I live in Texas, and after 64 years of almost perfect health, experiencing a cardiac arrest was the last thing on my mind. I had started a new health routine 18 months prior that involved exercise and health supplements.Immediately I developed night sweats, something I had never experienced before.
One night, I woke at 2 a.m. with chest pain and numbness in my left arm. My wife and I walked around the house, hoping it would subside, but it didn't. I called 911 who immediately sent an ambulance to our home. I hung up, and immediately pitched face-first into the carpet, unconscious. Fortunately, the paramedics arrived just in time, applied the shock paddles to my chest, and I sat straight up! Although I had had a cardiac arrest, the cardiologist at the hospital found no blockage. Without having an obvious cause, he strongly advised putting in an implantable cardioverter defibrillator (ICD), and we did.
A few weeks later, I started feeling numbness in my upper left arm, and weakness in my triceps. Through internet research, I learned that sometimes the ICD puts pressure on the nerves in those areas. I asked the cardiologist who had implanted the ICD device about the numbness and weakness, and he dismissed my concerns.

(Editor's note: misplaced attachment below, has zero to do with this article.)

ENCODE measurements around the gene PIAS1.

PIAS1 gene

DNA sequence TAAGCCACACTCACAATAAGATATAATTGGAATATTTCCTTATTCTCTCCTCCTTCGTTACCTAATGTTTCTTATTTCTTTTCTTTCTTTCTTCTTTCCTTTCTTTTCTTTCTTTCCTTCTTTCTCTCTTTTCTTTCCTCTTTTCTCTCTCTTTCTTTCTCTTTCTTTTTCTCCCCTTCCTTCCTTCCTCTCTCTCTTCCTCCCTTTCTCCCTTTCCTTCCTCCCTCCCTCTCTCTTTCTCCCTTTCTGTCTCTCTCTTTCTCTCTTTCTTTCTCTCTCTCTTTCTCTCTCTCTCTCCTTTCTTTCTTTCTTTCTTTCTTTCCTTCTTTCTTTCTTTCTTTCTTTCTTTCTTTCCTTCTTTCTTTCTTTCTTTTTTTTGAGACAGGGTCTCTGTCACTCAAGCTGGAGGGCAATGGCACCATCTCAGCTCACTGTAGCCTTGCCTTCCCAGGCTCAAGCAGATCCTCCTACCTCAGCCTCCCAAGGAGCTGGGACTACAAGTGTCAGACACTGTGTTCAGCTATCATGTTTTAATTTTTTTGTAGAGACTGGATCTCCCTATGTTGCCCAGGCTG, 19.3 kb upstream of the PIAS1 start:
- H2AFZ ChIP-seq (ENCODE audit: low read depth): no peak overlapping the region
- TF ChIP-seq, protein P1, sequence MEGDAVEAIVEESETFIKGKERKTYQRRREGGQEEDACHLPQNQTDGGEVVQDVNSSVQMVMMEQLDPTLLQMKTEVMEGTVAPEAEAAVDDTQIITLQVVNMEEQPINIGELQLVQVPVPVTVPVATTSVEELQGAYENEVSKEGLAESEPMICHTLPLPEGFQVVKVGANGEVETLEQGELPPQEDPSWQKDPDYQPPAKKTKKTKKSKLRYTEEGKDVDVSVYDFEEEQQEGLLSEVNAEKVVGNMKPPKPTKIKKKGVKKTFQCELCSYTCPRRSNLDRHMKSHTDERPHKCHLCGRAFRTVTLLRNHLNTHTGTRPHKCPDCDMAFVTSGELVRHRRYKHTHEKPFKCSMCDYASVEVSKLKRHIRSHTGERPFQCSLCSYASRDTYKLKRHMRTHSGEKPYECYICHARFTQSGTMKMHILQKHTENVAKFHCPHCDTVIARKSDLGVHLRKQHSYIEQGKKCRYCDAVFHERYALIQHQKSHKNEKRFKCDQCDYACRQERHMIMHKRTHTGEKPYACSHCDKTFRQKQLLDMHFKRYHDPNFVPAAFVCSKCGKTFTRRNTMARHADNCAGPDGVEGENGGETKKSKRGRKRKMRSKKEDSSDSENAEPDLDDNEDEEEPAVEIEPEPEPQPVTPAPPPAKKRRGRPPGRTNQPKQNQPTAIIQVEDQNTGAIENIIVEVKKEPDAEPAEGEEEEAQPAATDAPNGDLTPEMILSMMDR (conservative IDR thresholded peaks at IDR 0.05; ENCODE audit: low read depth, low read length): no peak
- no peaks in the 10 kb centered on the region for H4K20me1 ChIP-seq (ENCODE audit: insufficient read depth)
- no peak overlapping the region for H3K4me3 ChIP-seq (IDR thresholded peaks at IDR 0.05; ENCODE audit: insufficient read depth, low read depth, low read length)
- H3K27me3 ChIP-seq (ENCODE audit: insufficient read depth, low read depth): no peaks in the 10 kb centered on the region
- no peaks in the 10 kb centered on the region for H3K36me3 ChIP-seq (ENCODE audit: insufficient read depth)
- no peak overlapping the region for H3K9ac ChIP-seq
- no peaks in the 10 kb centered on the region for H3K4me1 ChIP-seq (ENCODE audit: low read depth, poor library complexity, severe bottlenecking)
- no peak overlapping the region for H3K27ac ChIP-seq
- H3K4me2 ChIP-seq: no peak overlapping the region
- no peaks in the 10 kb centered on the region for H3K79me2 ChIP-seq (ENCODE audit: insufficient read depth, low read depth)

I sought the opinion of another cardiologist. He was very thorough, and we discussed all my medications and supplements, and what I ate and drank the day of the heart attack. He concluded that the combination of supplements,dehydration, and caffeine had produced a "perfect cardiac storm". However, he felt that I should leave in the ICD until my first scheduled change out—in seven years.
It can be risky to remove an ICD, especially the lead, the wire that delivers energy to the heart muscle from an ICD. That's where Dr. Charles Henrikson at the OHSU Knight Cardiovascular Institute comes in. Through my research, I found a case study of a complex lead removal that he had performed. He was clearly skilled and experienced in lead removal.
I emailed him and asked if I was a candidate for removal. In his opinion, since the device had only been in for nine months, he believed it would come out easily. My new cardiologist in Texas also thought that Dr. Henrikson's approach was reasonable.
I flew to Portland for an exam with Dr. Henrikson. He agreed the cardiac arrest was likely caused by that "perfect storm," but we couldn't be 100 percent sure. If I wanted to proceed, he recommended an electrophysiology study to discover any genetic weaknesses in my heart. There weren't any, so he was confident he could safely remove the ICD and the lead.
A few months later, I flew back to Portland and had the ICD and lead removed by Dr. Henrikson. It can be a tricky surgery, as there is some risk of puncturing the heart or artery as the wire is extracted. However, Dr. Henrikson and the rest of the team did a great job and there were no problems.
Now, I'm doing everything I did before. I have no restrictions—except I have minimized my caffeine intake and eliminated one problem supplement. I play golf, do landscaping, exercise and stay fit. I am so thankful. Soli Deo Gloria!